Rubio was also asked about the possibility of running against Trump in 2020 if the president continues to struggle in the polls. 

Not surprisingly, Rubio said he wasn't interested.

"I am enjoying my service in the Senate," Rubio said. "I think that’s a hypothetical that isn’t even worth exploring because it isn't going to happen that way. I expect the performance in the White House will improve significantly now with Gen. (John) Kelly there."

 

 

August 03, 2017

Rubio still considering Trump-sponsored immigration plan introduced in February

Editorialpic (1)

@alextdaugherty 

n 2013, Marco Rubio and three other Republican senators worked with Democrats to draft a bipartisan immigration bill.

Rubio’s 2013 bill, which proposed an expanded visa program for low-skilled workers, failed after the House decided not to vote on it.

On Wednesday, Rubio said he was still considering a different immigration proposal, backed by the White House, that cuts the number of green cards for low-skilled and non-English speaking immigrants. The 15-page plan was first introduced in the Senate in February, and the White House announced its support Wednesday.

Of the four Republican senators who drafted the 2013 bill, Rubio is the only one who hasn’t voiced disagreement.

“I’m glad to see the president is open to a step-by-step approach to improving our immigration laws, and I stand ready to work with my colleagues in Congress on common sense proposals to achieve real progress for Americans on this issue,” Rubio said in a statement. “I continue to support reform that prioritizes welcoming people to our country based on their skills, not just on whether they have a family member already living here.”
 
Rubio’s comments were in contrast to his three GOP colleagues who worked on the immigration bill.

Sen. Lindsey Graham of South Carolina said Trump’s proposal “incentivizes more illegal immigration” by limiting the number of visas for low-skilled jobs in tourism and agriculture that would otherwise go unfilled.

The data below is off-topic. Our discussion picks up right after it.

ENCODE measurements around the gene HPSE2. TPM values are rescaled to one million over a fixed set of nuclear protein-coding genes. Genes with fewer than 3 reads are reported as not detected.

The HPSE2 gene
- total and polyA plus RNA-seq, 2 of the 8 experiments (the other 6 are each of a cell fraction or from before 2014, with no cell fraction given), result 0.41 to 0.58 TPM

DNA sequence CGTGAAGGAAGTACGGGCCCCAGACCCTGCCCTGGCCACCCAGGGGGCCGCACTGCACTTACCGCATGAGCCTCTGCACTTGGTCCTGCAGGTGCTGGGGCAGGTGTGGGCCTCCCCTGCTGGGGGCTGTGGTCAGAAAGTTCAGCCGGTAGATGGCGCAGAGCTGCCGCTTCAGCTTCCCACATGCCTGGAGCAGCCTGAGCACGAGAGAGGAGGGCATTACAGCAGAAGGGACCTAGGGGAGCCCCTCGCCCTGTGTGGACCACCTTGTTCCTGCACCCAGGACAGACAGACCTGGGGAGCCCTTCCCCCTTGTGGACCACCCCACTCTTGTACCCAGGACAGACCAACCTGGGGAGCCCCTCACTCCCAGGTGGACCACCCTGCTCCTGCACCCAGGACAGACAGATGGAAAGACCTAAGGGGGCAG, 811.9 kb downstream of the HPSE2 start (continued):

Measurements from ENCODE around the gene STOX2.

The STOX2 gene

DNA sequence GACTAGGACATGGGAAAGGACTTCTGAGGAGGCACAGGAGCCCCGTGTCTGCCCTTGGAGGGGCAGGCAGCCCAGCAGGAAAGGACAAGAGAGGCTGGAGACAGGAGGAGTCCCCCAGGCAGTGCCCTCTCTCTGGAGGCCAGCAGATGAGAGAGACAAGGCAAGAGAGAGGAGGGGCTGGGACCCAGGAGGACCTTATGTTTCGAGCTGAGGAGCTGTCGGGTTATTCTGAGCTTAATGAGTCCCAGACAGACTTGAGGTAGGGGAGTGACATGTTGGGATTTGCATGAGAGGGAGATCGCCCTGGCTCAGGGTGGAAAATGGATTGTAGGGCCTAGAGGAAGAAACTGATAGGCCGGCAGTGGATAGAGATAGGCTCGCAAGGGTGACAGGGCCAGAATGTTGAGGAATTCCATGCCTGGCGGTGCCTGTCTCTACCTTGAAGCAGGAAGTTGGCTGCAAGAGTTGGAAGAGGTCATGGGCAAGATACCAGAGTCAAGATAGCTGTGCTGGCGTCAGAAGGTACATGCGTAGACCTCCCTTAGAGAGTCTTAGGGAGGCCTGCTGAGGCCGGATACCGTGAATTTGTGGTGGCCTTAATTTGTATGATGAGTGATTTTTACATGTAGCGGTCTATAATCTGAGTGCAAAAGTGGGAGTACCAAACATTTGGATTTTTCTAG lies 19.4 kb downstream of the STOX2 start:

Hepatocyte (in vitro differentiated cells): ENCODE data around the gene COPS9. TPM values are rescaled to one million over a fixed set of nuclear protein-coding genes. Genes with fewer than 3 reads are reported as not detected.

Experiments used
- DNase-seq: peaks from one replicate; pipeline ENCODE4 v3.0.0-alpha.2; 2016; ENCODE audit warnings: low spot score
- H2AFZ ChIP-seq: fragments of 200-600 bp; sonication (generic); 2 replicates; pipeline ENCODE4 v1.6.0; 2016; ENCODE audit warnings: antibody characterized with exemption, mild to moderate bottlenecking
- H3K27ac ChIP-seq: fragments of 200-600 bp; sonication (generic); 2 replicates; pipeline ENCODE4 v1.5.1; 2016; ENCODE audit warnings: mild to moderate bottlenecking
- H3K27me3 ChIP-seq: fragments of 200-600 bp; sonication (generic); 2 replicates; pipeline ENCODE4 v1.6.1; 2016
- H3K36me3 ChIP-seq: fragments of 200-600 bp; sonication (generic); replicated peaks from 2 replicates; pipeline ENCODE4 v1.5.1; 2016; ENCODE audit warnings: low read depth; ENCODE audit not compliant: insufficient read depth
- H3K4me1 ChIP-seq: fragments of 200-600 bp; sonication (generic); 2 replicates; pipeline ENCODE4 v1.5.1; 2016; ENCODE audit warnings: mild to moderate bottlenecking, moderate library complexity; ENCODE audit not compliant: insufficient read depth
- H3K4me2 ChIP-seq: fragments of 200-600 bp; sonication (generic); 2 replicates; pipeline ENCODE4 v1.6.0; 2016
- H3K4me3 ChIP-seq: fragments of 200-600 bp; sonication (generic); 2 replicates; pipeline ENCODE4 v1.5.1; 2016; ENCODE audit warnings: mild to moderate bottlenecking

Sen. Jeff Flake of Arizona said: “We need to make sure we are responsive to the needs of our economy and I’m concerned that drastic cuts to the number of immigrants fails to meet that goal.”

The other GOP senator who worked on the 2013 bill, John McCain of Arizona, is receiving treatment for cancer. His office did not immediately respond to a request for comment, but in February, McCain told reporters he was “not interested” in the bill.

Rubio, whose parents came to the United States from Cuba and worked in low-skill jobs for a period of time, declined to comment on the immigration policy beyond his statement.

His office said Rubio has always prioritized English-speaking immigrants, citing his work on the 2013 bill that would require green card holders to achieve English proficiency.

“On the day we announced the principles that would shape the immigration bill, we made it clear that English proficiency would now be required for permanent residency for the first time in American history,” Rubio said in 2013.

Rubio did not play a role in drafting the new proposal, his office said.

The White House said the plan, dubbed the Raise Act, will prioritize immigrants who speak English, have special skills and can support themselves financially. The Raise Act will prioritize high-wage immigrants because the White House argues that low-skilled legal immigrants currently drive down wages for all Americans.

Two of Rubio’s South Florida colleagues, Republican Reps. Ileana Ros-Lehtinen and Carlos Curbelo, said they do not support the new legal immigration proposal.

“I’m against the RAISE Act because it dramatically cuts the number of folks who can enter our great nation by legal means,” Ros-Lehtinen said in a statement. “There are many individuals living in other lands who dream of becoming patriotic, law-abiding Americans but will be prevented from realizing that dream because they do not yet speak English or they lack special skills.”

Read more here.

July 25, 2017

Was Adam Putnam, candidate for Florida governor, in favor of amnesty for illegal immigrants?

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@amysherman1

Florida Agriculture Commissioner Adam Putnam has largely had the Republican field for governor to himself, but the camp of one potential primary challenger has portrayed Putnam as soft on immigration and undocumented immigrants.

Tony Fabrizio, a pollster hired by Florida House Speaker Richard Corcoran who may challenge Putnam in the 2018 primary, cast Putnam as not being conservative enough.